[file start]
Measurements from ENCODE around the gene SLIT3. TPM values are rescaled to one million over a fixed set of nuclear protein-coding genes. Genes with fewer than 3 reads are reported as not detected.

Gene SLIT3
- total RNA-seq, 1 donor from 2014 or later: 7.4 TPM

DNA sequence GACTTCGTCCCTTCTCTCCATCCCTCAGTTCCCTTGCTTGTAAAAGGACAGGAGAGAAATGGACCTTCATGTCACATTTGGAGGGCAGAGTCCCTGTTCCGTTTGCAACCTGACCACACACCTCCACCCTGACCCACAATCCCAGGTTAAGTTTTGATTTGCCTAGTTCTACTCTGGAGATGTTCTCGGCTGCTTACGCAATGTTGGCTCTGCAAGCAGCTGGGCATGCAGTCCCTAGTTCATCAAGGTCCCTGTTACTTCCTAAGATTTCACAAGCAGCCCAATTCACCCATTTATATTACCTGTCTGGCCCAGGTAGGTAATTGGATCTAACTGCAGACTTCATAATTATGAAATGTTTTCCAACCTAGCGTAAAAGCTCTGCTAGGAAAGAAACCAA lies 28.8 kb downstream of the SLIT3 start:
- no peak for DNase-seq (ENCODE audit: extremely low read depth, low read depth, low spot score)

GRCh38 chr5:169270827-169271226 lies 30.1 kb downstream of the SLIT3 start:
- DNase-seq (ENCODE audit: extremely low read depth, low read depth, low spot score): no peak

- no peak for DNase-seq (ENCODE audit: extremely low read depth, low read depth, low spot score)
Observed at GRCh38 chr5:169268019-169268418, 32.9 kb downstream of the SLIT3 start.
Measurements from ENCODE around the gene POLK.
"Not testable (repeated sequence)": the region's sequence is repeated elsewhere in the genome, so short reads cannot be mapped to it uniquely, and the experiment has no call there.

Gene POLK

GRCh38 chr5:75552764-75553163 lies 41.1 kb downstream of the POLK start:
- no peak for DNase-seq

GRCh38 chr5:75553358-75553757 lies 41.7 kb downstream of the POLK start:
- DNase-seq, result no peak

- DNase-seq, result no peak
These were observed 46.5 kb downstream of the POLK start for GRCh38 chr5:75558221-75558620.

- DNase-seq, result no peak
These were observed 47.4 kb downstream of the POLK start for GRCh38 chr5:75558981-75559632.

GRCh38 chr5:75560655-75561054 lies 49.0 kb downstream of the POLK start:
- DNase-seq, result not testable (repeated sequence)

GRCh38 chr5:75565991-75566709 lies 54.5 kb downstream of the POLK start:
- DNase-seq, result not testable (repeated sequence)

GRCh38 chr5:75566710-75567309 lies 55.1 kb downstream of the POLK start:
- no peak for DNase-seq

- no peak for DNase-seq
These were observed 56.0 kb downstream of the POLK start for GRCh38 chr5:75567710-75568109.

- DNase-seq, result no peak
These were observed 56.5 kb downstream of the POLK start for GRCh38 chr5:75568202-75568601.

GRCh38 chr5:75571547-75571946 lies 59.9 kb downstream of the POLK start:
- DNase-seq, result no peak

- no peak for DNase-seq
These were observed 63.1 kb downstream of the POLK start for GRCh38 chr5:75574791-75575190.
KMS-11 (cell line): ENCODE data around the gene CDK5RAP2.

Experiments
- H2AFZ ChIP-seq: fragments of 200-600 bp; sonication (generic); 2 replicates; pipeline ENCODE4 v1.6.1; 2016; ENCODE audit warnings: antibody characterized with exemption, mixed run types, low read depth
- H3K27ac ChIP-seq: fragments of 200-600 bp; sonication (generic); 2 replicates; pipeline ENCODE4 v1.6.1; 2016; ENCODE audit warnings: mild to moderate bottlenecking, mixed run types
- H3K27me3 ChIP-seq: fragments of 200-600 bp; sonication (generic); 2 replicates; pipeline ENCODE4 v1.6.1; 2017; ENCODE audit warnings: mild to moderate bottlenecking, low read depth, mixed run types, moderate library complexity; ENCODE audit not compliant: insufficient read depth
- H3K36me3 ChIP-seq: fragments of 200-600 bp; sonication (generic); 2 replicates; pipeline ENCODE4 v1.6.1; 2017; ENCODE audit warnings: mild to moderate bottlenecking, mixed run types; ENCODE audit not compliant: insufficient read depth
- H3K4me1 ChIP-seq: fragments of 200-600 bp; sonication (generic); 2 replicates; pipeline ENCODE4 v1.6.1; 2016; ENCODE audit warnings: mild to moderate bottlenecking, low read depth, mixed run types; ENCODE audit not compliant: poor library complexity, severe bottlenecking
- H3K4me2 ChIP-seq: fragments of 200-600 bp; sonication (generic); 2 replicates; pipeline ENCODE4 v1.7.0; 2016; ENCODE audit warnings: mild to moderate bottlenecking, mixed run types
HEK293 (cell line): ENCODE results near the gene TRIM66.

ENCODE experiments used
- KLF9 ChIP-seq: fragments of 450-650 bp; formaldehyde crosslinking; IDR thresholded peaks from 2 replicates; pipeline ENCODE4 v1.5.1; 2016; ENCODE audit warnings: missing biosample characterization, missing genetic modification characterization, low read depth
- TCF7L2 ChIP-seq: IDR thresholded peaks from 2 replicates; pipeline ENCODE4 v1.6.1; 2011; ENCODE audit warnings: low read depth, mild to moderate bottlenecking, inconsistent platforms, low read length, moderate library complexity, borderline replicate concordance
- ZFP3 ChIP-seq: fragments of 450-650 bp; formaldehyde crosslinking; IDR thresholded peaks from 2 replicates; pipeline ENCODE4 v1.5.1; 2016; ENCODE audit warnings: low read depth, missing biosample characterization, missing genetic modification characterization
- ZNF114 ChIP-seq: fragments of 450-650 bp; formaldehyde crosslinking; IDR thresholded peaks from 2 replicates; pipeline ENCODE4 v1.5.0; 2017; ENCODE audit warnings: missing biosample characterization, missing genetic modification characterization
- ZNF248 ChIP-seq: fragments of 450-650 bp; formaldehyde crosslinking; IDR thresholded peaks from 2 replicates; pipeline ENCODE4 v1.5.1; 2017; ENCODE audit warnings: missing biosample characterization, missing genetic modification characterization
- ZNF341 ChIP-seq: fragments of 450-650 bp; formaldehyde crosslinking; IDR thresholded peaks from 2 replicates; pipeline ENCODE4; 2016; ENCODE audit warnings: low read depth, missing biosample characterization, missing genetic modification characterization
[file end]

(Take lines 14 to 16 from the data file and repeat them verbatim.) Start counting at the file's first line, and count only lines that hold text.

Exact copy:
- no peak for DNase-seq

GRCh38 chr5:75553358-75553757 lies 41.7 kb downstream of the POLK start:
- DNase-seq, result no peak